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Auld House. The land on which this house was built was granted to Johannes Wilhelm Paulsen in 1802. He built a T-shaped house on it. It was bought in 1826 by Joseph Barry, senior partner of the firm Barry & Nephews which, for more than half-a-century, dominated all trade in the Overberg region. In 1857 the house became the home of Barry's successor, his grand-nephew, John Joseph Barry - later a member of the Legislative Assembly. Later still, the house became the property of JJ Barry's son-in-law, GC Deneys Reid.
The house suffered from a fire in 1834. The fire affected the facade only, but Barry took the opportunity to enlarge the house by the addition of a row of rooms in front, with the extended voorkamer acting as a link and giving the house the shape of an H with a tail at the back, much like Meerlust. The new facade, with its eight-panelled door, low dormer gable and double-sliding sashes with slightly curved heads and both inner and outside louvred shutters, is a good example of the style of the 1830s. The end-gables are pedimented holbol, while that supporting the kitchen chimney is straight. John Joseph Barry added a room to the left wing in front. At the back, where the ground is sloping, the house is double-storeyed. Its interior, with most of its woodwork intact, is much like it was in die early 19th century.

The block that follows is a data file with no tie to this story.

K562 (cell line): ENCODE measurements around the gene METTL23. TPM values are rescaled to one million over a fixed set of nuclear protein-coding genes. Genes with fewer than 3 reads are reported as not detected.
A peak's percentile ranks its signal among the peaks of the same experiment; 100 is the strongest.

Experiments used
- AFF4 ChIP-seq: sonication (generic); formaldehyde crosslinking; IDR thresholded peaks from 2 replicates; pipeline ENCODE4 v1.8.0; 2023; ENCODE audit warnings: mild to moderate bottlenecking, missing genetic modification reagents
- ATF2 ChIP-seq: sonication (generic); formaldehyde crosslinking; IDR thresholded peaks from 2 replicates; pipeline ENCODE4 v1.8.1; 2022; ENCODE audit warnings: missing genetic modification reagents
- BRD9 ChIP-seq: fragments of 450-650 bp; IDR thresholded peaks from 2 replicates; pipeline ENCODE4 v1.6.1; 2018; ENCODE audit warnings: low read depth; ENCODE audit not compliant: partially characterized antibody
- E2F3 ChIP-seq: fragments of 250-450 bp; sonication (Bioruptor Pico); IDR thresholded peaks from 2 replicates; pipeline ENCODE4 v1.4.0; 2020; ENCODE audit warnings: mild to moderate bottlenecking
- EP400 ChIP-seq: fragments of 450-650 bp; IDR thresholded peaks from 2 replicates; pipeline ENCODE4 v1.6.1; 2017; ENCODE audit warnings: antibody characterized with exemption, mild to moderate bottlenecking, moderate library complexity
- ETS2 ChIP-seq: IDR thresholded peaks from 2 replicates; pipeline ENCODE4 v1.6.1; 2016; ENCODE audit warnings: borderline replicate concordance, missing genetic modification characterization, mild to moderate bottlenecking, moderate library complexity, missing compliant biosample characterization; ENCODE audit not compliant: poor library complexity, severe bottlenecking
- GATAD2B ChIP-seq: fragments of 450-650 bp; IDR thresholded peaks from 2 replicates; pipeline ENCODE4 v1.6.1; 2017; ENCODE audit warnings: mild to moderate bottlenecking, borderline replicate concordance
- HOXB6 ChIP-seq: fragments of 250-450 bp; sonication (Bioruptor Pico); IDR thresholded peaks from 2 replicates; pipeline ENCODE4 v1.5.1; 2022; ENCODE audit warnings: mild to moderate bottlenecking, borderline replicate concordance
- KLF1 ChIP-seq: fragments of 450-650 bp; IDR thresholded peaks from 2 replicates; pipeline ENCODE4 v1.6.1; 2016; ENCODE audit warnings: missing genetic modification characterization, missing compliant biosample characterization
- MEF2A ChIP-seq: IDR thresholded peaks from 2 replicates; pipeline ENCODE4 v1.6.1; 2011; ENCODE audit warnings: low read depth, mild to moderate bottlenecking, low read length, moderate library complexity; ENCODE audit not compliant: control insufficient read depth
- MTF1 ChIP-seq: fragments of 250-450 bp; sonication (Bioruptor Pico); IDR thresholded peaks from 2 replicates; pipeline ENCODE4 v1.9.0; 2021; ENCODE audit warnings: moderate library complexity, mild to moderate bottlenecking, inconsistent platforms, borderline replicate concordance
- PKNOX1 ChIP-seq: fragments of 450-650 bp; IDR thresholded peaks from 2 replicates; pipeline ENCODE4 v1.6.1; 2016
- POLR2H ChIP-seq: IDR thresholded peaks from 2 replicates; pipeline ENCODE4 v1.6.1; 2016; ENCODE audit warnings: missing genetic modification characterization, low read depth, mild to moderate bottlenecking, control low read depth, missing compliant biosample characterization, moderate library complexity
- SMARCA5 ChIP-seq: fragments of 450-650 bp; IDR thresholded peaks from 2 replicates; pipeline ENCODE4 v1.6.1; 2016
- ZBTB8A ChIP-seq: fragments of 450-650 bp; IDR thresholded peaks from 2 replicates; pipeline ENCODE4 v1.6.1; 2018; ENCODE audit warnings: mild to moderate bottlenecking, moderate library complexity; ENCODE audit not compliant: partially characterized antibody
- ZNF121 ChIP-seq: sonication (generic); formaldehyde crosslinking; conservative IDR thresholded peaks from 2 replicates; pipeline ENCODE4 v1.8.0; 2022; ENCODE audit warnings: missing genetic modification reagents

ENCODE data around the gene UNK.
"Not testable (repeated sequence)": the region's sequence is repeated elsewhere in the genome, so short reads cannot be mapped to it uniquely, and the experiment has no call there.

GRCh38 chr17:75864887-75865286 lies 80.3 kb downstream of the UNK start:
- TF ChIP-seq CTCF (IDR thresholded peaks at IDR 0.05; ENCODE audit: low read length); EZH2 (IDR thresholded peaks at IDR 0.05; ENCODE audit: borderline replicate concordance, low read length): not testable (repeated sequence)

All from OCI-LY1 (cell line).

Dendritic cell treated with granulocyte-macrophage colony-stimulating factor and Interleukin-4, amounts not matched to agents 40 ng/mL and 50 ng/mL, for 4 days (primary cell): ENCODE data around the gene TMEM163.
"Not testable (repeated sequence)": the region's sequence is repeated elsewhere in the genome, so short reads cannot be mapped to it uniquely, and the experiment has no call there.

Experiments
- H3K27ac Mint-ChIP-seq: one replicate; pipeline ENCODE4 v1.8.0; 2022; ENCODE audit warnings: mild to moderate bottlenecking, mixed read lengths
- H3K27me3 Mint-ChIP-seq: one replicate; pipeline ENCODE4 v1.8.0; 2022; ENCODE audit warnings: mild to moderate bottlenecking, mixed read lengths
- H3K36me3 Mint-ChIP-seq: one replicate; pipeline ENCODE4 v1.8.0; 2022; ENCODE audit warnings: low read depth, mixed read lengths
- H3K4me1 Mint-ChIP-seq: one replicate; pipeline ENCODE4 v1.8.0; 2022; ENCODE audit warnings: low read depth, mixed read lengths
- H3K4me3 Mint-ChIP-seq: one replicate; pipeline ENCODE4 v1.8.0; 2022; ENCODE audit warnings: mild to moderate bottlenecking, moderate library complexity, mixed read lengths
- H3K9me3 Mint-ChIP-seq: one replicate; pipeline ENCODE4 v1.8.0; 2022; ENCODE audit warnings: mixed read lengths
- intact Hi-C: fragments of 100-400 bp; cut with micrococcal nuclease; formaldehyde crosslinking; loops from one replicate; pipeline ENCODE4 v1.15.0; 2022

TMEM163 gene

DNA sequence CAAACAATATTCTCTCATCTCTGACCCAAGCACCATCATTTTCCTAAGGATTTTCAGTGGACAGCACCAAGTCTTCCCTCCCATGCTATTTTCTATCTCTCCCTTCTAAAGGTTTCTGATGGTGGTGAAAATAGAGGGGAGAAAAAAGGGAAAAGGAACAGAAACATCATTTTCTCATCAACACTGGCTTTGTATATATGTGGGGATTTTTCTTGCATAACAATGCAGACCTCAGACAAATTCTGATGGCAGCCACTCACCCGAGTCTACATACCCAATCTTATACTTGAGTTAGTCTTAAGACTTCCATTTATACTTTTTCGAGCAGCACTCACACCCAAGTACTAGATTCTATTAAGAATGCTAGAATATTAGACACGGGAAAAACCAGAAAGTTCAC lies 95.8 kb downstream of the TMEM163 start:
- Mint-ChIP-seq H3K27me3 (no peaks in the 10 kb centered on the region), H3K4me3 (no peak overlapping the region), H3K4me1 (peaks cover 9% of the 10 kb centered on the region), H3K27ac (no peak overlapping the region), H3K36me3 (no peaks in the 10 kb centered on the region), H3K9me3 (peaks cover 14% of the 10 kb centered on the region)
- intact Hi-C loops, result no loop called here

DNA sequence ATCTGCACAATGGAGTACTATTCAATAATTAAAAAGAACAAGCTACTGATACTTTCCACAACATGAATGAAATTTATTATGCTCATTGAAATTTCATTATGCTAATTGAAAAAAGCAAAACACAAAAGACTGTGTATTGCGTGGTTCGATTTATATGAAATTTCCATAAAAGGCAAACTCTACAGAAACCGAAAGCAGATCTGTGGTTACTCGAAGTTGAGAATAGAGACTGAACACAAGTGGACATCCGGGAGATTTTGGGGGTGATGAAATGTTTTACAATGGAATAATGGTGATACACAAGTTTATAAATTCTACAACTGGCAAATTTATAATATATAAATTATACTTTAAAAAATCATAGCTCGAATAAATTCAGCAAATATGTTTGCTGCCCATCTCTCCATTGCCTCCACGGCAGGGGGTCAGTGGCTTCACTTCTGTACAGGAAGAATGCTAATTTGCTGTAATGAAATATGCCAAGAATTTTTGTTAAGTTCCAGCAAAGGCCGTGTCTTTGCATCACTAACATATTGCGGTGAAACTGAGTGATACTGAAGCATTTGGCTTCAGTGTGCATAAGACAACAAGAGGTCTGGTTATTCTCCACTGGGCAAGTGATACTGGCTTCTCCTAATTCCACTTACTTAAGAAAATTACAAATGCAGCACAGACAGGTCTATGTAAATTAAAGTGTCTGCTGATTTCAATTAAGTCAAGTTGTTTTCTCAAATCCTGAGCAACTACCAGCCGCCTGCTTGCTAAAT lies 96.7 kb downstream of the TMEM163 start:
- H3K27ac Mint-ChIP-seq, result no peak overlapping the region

A most interesting complex of outbuildings, two of them double-storeyed warehouses, others thatched, as well as some old chicken coops and some portions of old werf wall, forming a small courtyard directly behind the house, are a fascinating reminder of the Barry trade empire. The complex has been expertly restored.
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